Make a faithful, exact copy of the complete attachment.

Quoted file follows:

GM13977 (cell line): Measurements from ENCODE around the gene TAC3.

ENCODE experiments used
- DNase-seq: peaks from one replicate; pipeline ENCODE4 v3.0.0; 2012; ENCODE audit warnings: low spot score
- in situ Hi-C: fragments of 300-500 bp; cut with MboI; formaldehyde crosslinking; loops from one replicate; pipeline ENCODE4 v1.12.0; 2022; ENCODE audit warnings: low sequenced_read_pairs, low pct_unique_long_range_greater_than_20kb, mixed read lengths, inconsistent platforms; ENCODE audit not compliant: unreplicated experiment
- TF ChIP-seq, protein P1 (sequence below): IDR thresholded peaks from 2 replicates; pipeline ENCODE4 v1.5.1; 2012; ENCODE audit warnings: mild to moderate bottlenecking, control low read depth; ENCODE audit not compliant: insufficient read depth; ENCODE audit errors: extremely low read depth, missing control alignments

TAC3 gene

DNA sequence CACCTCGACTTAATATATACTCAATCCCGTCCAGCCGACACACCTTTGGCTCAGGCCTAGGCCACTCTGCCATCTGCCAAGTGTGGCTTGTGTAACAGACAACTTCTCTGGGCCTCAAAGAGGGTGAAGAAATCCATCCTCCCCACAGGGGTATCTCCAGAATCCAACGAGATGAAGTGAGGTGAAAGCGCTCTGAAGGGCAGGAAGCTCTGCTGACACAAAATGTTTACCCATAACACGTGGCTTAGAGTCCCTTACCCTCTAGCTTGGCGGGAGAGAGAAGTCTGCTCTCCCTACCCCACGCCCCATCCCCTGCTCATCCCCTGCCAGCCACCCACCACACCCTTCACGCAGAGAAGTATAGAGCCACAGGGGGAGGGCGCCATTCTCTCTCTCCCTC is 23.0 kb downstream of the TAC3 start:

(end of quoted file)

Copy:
GM13977 (cell line): Measurements from ENCODE around the gene TAC3.

ENCODE experiments used
- DNase-seq: peaks from one replicate; pipeline ENCODE4 v3.0.0; 2012; ENCODE audit warnings: low spot score
- in situ Hi-C: fragments of 300-500 bp; cut with MboI; formaldehyde crosslinking; loops from one replicate; pipeline ENCODE4 v1.12.0; 2022; ENCODE audit warnings: low sequenced_read_pairs, low pct_unique_long_range_greater_than_20kb, mixed read lengths, inconsistent platforms; ENCODE audit not compliant: unreplicated experiment
- TF ChIP-seq, protein P1 (sequence below): IDR thresholded peaks from 2 replicates; pipeline ENCODE4 v1.5.1; 2012; ENCODE audit warnings: mild to moderate bottlenecking, control low read depth; ENCODE audit not compliant: insufficient read depth; ENCODE audit errors: extremely low read depth, missing control alignments

TAC3 gene

DNA sequence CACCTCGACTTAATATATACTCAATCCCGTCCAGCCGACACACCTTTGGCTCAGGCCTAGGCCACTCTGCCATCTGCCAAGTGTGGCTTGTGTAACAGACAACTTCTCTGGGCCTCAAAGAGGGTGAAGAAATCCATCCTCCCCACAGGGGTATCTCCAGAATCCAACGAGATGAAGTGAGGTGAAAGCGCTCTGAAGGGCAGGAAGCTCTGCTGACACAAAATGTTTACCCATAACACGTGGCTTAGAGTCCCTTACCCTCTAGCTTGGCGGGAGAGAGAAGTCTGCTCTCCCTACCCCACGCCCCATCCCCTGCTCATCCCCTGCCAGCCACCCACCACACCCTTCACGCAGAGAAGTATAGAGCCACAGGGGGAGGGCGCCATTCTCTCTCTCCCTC is 23.0 kb downstream of the TAC3 start: